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Professor Kathryn Greene and REAL Prevention Receive Grant for Phase II of “Interactive Technology for Media Literacy Drug Prevention in Community Groups”
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Professor Kathryn Greene and REAL Prevention Receive Grant for Phase II of “Interactive Technology for Media Literacy Drug Prevention in Community Groups”

The School of Communication and Information (SC&I), Rutgers, The State University of New Jersey, is proud to announce the National Institutes of Health’s National Institute on Drug Abuse (NIDA) funding award for Phase II of the project “Interactive Technology for Media Literacy Drug Prevention in Community Groups.” Principal Investigators Michael L. Hecht, REAL Prevention, and Kathryn Greene, professor of Communication at SC&I, were awarded over $1.4 million by the National Institute of Health (NIH) for their research.

Greene and Co-Investigator Chirag Shah, associate professor of iSchool, and SC&I graduate Smita Banerjee (currently on faculty at Memorial Sloan Kettering Cancer Center), along with their partners at REAL Prevention LLC and the University of Missouri are now working with 4-H organizations in five states to adapt a media literacy curriculum for use in 4-H clubs and further test it. The NJ 4-H, led by Rachel Lyons, has been integrally involved in developing, adapting, and pilot testing the REAL media intervention with REAL Prevention and SC&I’s Professor Greene.

An agency of the U.S. Department of Health and Human Services (SAMHSA) has given the face-to-face version of the REAL media curriculum, Youth Message Development (YMD), its highest rating – ‘Effective’ – for improving teenagers’ knowledge, attitudes and beliefs and intentions regarding substance use.

 Rutgers’ partner is REAL Prevention LLC, a company devoted to developing evidence-based curriculum and prevention programs promoting health education and preventing harmful behaviors that place individuals’ health at risk. The principals have diverse specialties in culture and narrative, families and youth across the developmental spectrum that results in a unique health message design process and the application of mixed methods research designs.  

The goals of the Phase II STTR (R42) are to evaluate the outcomes of REAL media, an interactive, self-paced, e-learning substance use prevention media literacy curriculum, and prepare it for marketing to community organizations, including our partner, 4-H. Substance use increases in frequency and risk through mid-adolescence, yet prevention interventions primarily target early use, are time intensive, and are implemented in a limited number of settings such as schools. Moreover, interventions often fail to address the media-saturated lives of youth despite research demonstrating the deleterious effects of advertising and entertainment media. This provides a market niche for the proposed project that addresses this curriculum gap through the innovative use of both technology and prevention science.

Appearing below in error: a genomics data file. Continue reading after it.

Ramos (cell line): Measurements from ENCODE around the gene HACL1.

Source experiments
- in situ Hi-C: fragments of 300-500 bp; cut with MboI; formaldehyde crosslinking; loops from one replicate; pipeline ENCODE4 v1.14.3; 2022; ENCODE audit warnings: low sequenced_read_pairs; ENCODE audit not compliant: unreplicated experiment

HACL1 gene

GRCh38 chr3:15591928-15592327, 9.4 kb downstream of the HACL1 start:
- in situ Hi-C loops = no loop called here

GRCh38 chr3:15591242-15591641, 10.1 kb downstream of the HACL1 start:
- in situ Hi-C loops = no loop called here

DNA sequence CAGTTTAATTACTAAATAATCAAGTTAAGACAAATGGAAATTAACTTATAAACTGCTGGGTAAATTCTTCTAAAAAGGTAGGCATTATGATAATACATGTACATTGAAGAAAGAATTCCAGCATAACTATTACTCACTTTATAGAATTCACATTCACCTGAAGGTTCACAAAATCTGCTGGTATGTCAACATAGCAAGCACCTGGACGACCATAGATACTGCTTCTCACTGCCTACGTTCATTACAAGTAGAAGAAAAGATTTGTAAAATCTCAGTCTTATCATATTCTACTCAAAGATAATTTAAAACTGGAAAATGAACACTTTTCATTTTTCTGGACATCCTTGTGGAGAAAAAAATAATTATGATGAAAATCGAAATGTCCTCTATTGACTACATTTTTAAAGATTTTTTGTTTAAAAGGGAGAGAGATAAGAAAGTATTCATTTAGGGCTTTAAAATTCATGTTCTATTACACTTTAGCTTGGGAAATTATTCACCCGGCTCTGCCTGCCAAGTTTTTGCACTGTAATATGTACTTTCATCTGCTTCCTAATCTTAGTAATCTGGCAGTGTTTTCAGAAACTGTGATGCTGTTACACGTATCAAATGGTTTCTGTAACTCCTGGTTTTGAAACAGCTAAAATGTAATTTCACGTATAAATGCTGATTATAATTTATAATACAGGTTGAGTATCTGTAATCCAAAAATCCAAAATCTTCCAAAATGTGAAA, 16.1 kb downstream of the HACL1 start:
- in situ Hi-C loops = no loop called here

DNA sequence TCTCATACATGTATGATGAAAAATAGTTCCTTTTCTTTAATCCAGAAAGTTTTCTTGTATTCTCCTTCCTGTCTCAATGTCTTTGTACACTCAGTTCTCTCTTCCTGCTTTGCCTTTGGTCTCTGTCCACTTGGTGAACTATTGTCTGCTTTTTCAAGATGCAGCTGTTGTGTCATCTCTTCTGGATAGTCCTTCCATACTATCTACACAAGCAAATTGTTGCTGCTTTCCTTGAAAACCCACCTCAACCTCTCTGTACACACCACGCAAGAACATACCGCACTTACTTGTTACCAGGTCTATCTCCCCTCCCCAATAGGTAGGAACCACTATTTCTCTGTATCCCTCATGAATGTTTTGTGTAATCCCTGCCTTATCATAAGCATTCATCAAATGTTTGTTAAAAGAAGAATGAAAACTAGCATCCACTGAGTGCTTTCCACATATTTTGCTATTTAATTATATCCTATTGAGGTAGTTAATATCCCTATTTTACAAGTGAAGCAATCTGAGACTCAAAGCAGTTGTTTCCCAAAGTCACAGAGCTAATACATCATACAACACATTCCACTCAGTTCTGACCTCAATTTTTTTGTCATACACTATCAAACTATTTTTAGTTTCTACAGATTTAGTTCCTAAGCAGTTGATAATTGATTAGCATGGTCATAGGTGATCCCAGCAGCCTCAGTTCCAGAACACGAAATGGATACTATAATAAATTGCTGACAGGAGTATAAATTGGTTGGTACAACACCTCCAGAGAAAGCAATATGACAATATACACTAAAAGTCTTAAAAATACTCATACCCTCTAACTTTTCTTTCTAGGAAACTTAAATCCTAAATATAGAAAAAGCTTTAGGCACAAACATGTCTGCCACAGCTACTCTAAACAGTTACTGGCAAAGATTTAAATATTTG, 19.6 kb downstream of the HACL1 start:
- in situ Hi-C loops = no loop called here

Guided by the Theory of Active Involvement, REAL media develops critical perspective taking about substance use decisions and confers resistance to pro-drug (e.g., alcohol, cigarettes, e-cigarettes, marijuana, smokeless tobacco) messages through youth analysis of pro-drug media messages combined with interactive media manipulation and active involvement of youth participants in creating their own anti-ATOD prevention messages. These youth-created messages are then entered into an online contest via a social media proliferation strategy (i.e., youth recruit others to view their messages on social media, e.g., Facebook, YouTube, to win the contest) in which messages are diffused to the wider community. The curriculum demonstrated promising results when administered face-to-face during an NIH-funded pilot study, and the Phase I project demonstrated excellent usability and feasibility for online delivery through 4-H clubs.

During Phase II, the program will be finalized and researchers will conduct a group-randomized clinical trial among 4-H clubs in five states (NJ, OH, MD, PA, and WV). Clubs will be randomly assigned to use the curriculum or continue current practices with the option for delivery at the end of the study. 4-H members (ages 13-15) will complete a pretest, immediate posttest and follow-up posttests at 3 and 9 months to assess effects. Results will guide preparation of REAL media for the market. The flexibility of the brief, online format (four 15-25 minute levels plus a fifth message planning and production level) for youth in individual or group settings makes this ideal for both community and school implementation. Thus, REAL media is well-suited for rapid dissemination through our existing partners, 4-H, D.A.R.E., and Boys and Girls Clubs, as well as other potential community partners (e.g., YM/WCA, Boys and Girl Scouts).

For more information on this research and curriculum, please see the full article in Rutgers Today:


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